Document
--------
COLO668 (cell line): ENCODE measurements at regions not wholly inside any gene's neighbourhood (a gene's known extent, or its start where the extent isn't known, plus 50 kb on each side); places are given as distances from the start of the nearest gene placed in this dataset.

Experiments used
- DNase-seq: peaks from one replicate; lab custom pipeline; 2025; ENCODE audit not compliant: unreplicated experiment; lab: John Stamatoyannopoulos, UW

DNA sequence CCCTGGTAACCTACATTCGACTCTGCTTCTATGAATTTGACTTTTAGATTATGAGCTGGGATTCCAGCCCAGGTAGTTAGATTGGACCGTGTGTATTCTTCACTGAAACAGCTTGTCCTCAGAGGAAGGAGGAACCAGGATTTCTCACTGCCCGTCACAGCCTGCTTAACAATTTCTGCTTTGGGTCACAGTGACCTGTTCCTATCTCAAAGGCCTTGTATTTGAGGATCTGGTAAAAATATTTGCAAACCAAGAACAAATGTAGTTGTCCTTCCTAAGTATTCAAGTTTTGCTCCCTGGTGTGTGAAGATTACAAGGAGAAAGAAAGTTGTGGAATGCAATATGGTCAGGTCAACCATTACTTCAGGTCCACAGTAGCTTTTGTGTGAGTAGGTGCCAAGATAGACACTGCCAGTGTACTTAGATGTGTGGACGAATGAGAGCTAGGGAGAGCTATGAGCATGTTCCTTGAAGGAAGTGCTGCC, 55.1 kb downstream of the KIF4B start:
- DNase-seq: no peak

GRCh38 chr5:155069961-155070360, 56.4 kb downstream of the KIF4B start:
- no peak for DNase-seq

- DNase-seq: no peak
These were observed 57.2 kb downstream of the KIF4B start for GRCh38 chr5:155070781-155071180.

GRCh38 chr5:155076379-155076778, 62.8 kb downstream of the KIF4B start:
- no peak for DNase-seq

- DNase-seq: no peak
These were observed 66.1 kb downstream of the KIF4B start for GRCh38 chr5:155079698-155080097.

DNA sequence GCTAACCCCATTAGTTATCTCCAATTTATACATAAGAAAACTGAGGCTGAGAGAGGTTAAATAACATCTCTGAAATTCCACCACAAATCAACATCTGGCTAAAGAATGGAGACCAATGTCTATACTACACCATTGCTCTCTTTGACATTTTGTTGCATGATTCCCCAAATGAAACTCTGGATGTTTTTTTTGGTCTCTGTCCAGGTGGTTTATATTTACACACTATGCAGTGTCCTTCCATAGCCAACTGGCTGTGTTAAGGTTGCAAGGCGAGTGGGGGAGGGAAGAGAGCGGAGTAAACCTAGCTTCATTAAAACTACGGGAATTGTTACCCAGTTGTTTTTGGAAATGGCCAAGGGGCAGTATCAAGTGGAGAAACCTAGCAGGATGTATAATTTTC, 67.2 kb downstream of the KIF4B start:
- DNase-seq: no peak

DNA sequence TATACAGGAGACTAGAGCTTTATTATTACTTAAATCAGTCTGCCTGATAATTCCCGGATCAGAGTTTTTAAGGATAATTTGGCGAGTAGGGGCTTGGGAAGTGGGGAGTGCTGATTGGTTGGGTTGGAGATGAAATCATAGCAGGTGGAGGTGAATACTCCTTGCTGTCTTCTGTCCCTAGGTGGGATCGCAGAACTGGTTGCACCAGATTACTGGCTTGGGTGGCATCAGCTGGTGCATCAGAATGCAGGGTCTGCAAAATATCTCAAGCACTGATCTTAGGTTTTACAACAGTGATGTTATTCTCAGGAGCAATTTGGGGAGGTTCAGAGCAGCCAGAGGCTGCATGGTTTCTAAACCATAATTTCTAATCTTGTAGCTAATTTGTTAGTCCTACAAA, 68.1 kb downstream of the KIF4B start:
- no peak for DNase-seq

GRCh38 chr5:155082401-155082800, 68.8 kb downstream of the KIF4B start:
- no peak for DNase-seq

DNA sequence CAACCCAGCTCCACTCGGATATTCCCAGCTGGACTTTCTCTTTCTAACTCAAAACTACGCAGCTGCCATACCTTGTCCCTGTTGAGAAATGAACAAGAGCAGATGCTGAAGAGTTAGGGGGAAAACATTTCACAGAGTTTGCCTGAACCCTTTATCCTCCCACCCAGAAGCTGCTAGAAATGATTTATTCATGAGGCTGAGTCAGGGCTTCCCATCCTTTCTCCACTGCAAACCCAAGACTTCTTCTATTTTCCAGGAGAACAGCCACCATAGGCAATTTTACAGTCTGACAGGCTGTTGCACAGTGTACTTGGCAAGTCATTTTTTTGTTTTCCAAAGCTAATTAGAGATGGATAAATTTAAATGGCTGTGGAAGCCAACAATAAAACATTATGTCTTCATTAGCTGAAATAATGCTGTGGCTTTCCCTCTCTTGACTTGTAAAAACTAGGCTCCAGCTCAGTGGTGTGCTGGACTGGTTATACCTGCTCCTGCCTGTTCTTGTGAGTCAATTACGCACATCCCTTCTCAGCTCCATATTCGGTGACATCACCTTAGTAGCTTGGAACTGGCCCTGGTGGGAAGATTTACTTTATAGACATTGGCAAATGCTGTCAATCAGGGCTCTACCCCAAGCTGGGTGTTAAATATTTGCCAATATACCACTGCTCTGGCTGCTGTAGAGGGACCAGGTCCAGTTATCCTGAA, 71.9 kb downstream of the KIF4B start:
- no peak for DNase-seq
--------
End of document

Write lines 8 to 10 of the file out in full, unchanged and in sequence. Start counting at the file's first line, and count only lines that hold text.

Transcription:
- DNase-seq: no peak
These were observed 57.2 kb downstream of the KIF4B start for GRCh38 chr5:155070781-155071180.

GRCh38 chr5:155076379-155076778, 62.8 kb downstream of the KIF4B start: